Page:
Globally, 73 million youth are registered unemployed. Considering how many aren’t registered, this number is actually much higher. 620 million are currently not in employment, education or training (NEET), according to the World Bank.
Meanwhile, with 600 million young slated to enter the job market in the next decade – with only 200 million jobs awaiting them – the youth unemployment crisis is not projected to improve anytime soon.
The post-2015 development agenda is prioritising decent work and economic growth in its Sustainable Development Goal 8, but “promoting inclusive and sustainable economic growth, employment and decent work for all” requires targeted solutions.
Youth unemployment causes
1. Financial crisis
Though the current youth unemployment crisis was not caused by the financial crisis alone, the recession just made existing problems in labour markets, education systems and other structures worse.
Greece and Spain, for example, were experiencing high youth unemployment years before the financial downturn, and a sudden surging of economies wouldn’t be enough to put the 74 million unemployed young people to work. Furthermore, the youth unemployment rate is two to three times higher than the adult rate no matter the economic climate.
The recession did, however, affect the quality and security of jobs available to young people. Temporary positions, part-time work, zero-hour contracts and other precarious job paths are often the only way young people can earn money or gain experience these days.
2. Skills mismatch
The skills mismatch is a youth unemployment cause that affects young people everywhere. There are millions of young people out of school and ready to work, but businesses needs skills these young people never got. Young people end up experiencing a difficult school-to-work transition, and businesses are unable to find suitable candidates for their positions.
Similarly, young people who have advanced degrees find themselves overqualified for their jobs, and many young people are also underemployed, meaning they work fewer hours than they would prefer. There is an economic as well as a personal cost here: young people are not being allowed to work to their full potential.
3. Lack of entrepreneurship and lifeskills education
While the exact cause of the skills mismatch is difficult to pin down, it’s a combination of school curriculums neglecting vocational, entrepreneurial and employability training in favour of more traditional academics, poor connections between the private sector and schools to promote training and work experience and a lack of instruction in how to harness lifeskills most students already have.
4. Lack of access to capital
Young people who want to make their own jobs by starting businesses often struggle to find access to affordable loans, or loans in general. This is partially due to a lack of collateral. High interest rates also make it difficult for young people to repay their loans on time. The World Bank notes that <1% of loan portfolios of loan providers are directed at those under the age of 30.
5. A digital divide
In some low-income countries, the skills mismatch is compounded by a lack of access to technology or the internet. If schools are unable to afford the tools to educate young people in the digital sector, these young people are at a disadvantage in the job market.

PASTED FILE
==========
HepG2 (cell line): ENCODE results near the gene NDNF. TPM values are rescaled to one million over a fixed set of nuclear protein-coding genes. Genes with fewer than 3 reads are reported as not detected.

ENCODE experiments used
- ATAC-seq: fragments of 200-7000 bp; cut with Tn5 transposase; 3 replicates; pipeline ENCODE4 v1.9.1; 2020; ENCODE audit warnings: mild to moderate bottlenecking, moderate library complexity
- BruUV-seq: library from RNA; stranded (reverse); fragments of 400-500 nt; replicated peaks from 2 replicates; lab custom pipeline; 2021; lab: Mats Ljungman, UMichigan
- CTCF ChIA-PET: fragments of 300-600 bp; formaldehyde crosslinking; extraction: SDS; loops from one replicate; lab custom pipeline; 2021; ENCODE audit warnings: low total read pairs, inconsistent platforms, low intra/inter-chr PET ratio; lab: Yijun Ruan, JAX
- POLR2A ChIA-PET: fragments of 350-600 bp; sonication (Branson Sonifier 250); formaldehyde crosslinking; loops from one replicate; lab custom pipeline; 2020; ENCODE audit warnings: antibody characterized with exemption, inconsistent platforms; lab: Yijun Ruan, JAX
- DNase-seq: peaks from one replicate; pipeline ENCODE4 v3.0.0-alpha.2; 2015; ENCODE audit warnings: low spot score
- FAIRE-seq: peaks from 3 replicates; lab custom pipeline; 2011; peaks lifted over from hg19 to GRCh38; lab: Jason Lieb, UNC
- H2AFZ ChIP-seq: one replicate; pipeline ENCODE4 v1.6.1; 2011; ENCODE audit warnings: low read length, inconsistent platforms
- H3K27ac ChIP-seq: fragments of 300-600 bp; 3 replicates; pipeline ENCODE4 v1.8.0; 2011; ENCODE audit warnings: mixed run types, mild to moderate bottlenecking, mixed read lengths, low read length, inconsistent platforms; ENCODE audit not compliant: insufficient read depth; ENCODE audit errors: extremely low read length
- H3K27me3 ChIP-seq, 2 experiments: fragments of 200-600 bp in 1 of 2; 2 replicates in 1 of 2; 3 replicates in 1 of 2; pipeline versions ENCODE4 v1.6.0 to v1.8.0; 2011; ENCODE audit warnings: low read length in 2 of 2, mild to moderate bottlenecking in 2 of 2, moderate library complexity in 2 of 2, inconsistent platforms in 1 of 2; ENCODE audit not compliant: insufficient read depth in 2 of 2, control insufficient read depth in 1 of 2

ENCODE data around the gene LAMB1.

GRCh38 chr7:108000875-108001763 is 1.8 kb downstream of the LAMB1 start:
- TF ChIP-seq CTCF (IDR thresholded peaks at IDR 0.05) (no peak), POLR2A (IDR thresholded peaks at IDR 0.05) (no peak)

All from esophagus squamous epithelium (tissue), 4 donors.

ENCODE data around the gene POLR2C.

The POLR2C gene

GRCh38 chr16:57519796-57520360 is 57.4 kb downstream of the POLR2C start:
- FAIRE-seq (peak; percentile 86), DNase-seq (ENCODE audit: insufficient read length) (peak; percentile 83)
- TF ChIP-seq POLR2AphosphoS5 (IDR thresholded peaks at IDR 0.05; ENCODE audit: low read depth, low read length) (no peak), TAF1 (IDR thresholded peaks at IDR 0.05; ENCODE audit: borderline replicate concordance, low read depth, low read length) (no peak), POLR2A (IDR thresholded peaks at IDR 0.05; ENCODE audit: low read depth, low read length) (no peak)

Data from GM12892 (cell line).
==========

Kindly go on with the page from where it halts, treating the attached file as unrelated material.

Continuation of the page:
Youth unemployment solutions
1. Education and training programmes
Initiatives or extracurricular instruction that target the skills gap can focus on anything from employability skills to job hunting and interviewing to entrepreneurship to vocational education (including opportunities in the green economy). Ideally, in the future, these kinds of education will be embedded into national curricula, tackling the skills gap.
Examples of training programmes include our Work the Change initiative and Be the Change Academies, which provide young people with the skills they need to succeed in their careers.
2. Youth access to capital
For young people keen to get start-ups funded, they don’t have to rely on banks alone. Crowdfunding sites like Kiva.org and networks like Youth Business International give young people all over the world the chance to get the support they need to build their enterprises and increase their incomes. With more programmes like these being created every day, the future is getting brighter for aspiring entrepreneurs.
3. Universal internet access and greater availability of cheap tech
With programmes like Facebook’s Internet.org working towards free internet access to key sites and Computer Aid providing IT education across 32 countries, this solution to the digital divide is coming along. However, infrastructure development (electrical grids, etc.) is obviously key to this goal. As lower-income nations develop these sectors, the digital divide will continue to be bridged.
4. Skills matching
The private sector, government and education systems need to start collaborating to determine what knowledge and skills young people should be taught in order to find rewarding work. Considering businesses are suffering from the skills mismatch, too, they need to take a more active role in promoting appropriate education and skill-building for young people from an early age.
Representatives from HR can provide career advice and give advice on job hunting, too. Social enterprise initiatives and non-profits are helping facilitate these connections, as are schools individually. However, wider efforts to involve the private sector in education are needed.
Achieving Sustainable Development Goal 8 and ensuring everyone is able to secure decent work means ending the youth unemployment crisis, working with young people and giving them the chance to maximise their potential.